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For at least some STM32F4 MCUs, push-pull + pull-up/pull-down is a valid GPIO configuration, but what would you ever use it for, and why? I assume there's some saner reason than "I just really felt I needed that juicy extra 100µA of wasted current per pin"...

The configuration is listed in section 8.3 of the reference manual, on page 269: enter image description here enter image description here

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    \$\begingroup\$ Making such strange combinations illegal would be a waste of silicon, and even if no-one can come up with valid usecase now that doesn't mean there can't be one found tomorrow. So making such configurations legal seems the logical choice to me. \$\endgroup\$ – Wouter van Ooijen May 9 '15 at 7:32
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Basically the chart shows that the PUPDR bits control the pull-up and pull-down connections independent of the OTYPER bit that switches between push-pull and open drain.

Probably you would not typically set PUPDR to anything but 00 when using the push-pull configuration.

One situation where you might do so is if you were going to switch the pin between output and input functions. You might want the pull-up or pull-down to be configured before you switch to input mode to avoid the input ever being in a truly floating state.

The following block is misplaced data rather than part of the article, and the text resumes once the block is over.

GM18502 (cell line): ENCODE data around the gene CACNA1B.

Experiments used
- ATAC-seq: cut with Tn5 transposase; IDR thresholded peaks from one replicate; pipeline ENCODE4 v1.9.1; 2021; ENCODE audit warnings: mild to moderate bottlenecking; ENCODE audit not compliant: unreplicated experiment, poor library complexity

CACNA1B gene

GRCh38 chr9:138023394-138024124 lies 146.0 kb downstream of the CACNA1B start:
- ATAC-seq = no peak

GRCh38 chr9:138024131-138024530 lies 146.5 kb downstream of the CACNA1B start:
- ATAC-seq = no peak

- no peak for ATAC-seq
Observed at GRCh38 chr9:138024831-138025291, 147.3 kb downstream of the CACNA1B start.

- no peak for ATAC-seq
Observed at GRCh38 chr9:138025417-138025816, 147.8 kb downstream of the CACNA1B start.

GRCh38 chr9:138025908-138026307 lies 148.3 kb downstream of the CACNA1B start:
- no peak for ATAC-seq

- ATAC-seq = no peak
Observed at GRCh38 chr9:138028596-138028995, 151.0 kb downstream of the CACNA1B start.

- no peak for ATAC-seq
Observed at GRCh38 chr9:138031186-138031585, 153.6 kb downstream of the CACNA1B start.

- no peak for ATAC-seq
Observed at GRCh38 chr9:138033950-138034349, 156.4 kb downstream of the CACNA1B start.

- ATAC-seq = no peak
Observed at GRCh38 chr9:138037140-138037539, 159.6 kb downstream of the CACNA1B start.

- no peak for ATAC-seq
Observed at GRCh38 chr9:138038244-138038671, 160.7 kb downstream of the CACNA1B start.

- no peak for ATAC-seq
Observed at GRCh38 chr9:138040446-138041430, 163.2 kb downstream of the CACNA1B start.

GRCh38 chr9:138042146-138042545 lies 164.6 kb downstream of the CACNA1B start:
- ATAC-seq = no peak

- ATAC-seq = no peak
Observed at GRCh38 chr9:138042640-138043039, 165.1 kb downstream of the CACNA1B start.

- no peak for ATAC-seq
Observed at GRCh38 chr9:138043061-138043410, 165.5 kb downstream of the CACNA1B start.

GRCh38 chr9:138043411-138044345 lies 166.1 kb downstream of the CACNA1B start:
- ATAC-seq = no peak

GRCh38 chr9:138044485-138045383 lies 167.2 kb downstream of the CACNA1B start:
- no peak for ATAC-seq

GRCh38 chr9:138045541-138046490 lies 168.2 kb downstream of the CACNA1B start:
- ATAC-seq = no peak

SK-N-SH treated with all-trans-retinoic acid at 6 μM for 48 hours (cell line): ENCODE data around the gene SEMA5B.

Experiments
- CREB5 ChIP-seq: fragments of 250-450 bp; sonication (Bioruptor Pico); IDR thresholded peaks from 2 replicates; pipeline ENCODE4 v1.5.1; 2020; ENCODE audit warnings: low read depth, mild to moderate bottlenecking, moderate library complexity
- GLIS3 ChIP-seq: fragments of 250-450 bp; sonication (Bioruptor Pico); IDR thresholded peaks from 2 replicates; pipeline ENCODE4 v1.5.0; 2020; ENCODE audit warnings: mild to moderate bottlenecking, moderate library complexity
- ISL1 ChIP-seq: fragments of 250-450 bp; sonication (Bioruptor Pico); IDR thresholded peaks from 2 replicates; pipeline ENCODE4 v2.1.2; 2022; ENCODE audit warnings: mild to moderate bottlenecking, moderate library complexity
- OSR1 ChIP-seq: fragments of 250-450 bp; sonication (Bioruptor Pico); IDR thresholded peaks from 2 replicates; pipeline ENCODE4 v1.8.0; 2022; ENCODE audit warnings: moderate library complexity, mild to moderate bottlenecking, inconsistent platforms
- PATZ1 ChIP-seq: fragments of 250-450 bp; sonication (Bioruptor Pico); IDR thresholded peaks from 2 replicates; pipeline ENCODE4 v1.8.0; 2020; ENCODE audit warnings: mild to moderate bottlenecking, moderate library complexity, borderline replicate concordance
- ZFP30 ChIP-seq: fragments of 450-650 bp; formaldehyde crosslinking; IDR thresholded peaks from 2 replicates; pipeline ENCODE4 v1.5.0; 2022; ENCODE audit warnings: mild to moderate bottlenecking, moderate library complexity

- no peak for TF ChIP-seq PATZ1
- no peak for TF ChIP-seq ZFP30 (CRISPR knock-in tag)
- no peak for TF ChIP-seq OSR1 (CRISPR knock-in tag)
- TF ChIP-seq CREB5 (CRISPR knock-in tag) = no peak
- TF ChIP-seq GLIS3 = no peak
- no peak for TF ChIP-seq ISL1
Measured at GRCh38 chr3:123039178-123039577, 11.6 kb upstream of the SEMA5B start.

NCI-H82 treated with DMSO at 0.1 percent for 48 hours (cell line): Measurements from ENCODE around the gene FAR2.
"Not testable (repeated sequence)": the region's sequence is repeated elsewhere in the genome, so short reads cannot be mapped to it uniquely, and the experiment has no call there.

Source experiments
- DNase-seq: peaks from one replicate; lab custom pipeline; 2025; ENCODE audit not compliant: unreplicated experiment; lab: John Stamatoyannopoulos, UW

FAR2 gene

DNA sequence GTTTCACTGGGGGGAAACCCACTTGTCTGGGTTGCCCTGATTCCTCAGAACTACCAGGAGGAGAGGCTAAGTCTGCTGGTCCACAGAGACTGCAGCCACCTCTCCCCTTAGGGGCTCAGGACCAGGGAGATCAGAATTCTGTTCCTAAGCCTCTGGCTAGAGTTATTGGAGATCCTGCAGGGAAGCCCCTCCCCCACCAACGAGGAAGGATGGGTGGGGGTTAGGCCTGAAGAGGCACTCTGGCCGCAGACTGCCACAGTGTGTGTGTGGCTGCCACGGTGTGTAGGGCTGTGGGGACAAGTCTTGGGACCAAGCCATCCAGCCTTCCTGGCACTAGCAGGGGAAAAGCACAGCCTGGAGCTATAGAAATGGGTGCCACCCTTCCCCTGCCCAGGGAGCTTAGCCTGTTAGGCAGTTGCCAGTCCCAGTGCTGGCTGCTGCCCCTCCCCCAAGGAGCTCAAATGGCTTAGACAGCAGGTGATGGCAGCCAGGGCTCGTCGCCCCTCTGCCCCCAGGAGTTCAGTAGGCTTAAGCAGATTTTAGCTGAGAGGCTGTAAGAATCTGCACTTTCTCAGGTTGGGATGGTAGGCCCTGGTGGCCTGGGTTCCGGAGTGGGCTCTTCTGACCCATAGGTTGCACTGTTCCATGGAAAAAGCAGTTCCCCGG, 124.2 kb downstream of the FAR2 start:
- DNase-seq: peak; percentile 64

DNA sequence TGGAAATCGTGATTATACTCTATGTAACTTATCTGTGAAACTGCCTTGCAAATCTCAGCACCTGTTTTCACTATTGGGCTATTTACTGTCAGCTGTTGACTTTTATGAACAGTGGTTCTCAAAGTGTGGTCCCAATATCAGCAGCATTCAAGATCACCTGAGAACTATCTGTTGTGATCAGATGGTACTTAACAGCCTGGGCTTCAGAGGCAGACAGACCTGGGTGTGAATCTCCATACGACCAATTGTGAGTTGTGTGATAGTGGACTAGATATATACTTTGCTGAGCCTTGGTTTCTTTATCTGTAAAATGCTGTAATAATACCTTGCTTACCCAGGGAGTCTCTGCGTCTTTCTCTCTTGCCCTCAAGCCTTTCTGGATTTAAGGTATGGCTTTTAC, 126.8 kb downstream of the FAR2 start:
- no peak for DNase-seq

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  • \$\begingroup\$ There's also an analog mode (MODER=11,OTYPER=x), which is only defined for PUPDR=00, leaving the combinations with other PUPDR values reserved. Does this explanation still make sense? (ie. if the weird configuration is for convenience, why doesn't the analog mode have pull-up/pull-down options or have PUPDR=xx?) \$\endgroup\$ – Aleksi Torhamo May 9 '15 at 5:44
  • \$\begingroup\$ @AleksiTorhamo, You should generally not use any mode described as "reserved". That means that the behavior in the current product is undefined, but it might be used as a useful mode in a future version of the product. Since you don't know what the behavior will be in the future product, it's safest to avoid ever setting that combination of bits. \$\endgroup\$ – The Photon Jun 15 '15 at 16:30
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If, for some reason you decide to disconnect PP but leave PD, you won't have glitches while switching.

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